For those looking to learn more about yoga beyond a typical weekly class, the RPAC is offering two yoga workshop classes during the first two weekends of April. The classes are part of a workshop series that started last month with two classes, one on the foundations of Yoga, another geared specifically towards athletes.
Alice Adams, RPAC Group Fitness Coordinator, said the workshop series came about in response to some instructors wanting to teach smaller classes targeted at specific people or yoga movements. In comparison to the weekly yoga classes, Adams said the workshops are less of a workout and structured flow, and more about learning yoga and fitting the individual’s body.
Grace George, a second-year in accounting, attended the Yoga Foundations workshop in March with the intention of learning some pose modifications, as she said her knees and wrists sometimes cause issues for her in classes.
“The instructors offered modifications for everyone who wanted to make it easier, harder, or like me, who needed the modifications to put less stress on certain parts of my body, so it really gave all the students the opportunity to do things at their own levels,” George said.
With attendance high and encouraging feedback from participants of the first two workshops, Adams said she is optimistic about the upcoming classes. The first of the April classes, called “Yin Yoga: Relax to the Max” is on Saturday 10:30 a.m. A yoga class on this topic couldn’t be at a more perfect time during the year, Adams said.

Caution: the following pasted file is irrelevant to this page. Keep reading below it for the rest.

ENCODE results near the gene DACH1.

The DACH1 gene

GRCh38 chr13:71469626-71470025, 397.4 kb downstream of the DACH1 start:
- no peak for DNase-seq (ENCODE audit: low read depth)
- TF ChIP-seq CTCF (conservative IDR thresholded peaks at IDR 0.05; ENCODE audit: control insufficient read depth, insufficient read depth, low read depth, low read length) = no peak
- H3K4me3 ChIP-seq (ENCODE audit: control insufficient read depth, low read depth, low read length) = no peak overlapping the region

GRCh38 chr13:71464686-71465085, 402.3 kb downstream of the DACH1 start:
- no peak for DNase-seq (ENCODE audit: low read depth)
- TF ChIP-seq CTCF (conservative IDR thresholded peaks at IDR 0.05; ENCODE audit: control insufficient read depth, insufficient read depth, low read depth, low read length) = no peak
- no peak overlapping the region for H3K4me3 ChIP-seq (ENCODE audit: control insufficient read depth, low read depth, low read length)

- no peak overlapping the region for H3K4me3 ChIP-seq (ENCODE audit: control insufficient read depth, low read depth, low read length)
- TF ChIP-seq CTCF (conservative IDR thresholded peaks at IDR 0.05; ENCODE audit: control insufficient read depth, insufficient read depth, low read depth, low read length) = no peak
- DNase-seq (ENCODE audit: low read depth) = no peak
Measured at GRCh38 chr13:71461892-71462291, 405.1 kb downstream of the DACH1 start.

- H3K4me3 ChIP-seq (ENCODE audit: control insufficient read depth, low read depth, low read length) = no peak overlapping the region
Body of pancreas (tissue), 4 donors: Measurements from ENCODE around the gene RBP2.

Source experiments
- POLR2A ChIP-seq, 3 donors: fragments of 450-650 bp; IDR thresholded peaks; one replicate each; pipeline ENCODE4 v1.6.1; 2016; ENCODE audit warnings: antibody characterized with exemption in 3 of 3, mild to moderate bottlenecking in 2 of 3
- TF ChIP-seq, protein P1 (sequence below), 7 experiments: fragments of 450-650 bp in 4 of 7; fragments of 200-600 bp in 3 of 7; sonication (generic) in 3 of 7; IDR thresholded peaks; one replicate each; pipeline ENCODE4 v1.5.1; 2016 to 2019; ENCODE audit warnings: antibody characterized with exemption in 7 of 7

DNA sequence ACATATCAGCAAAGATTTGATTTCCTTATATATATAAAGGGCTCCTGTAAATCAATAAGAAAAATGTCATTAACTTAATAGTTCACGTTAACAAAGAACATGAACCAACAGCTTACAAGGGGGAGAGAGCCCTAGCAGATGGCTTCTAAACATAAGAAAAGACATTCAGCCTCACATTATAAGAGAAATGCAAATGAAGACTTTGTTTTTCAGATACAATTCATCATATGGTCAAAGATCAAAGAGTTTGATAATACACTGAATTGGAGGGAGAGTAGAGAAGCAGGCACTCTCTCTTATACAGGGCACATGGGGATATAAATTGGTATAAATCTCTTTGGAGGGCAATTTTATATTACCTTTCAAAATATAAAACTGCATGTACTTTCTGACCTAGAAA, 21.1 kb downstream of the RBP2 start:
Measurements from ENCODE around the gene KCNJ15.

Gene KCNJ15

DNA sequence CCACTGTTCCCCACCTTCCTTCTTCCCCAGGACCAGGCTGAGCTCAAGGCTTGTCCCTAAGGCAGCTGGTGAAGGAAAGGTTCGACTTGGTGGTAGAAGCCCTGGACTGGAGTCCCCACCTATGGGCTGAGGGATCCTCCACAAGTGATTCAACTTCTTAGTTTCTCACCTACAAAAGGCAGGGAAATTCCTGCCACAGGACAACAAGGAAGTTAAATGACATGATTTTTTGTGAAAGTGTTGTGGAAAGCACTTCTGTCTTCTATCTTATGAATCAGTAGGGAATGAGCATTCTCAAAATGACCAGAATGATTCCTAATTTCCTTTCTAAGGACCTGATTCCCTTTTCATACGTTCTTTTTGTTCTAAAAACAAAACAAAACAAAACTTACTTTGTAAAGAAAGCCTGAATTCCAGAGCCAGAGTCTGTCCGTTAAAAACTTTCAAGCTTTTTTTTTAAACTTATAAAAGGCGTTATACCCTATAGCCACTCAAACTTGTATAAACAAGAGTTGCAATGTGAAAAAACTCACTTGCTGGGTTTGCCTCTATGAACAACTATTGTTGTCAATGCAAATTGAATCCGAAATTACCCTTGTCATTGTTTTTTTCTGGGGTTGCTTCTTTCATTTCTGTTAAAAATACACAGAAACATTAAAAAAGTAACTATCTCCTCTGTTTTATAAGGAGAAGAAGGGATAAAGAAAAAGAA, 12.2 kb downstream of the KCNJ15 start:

“The class is relaxation focused and less intimidating, but also still beneficial to those who have practiced yoga before or really anyone who has stress in their life, which in this point in the semester is about every single student on campus,” she said.
The following Sunday at 4 p.m., a class titled “Inversions and Arm Balances” will conclude the yoga workshop series. Focusing on movements where the hips are higher than the heart, this class will give participants an opportunity to try out some of yoga’s more challenging poses with one-on-one guidance from the class instructors. Although having done yoga before will help in this class, Adams noted that beginner yogis are encouraged to attend.
“We made the workshops classes to hold a purposefully smaller capacity than weekly yoga classes and they also have two instructors, so one can be leading the movements while the other can be walking around making adjustments or answering questions,” Adams said.
Registration for the workshops is available via the rec sports website.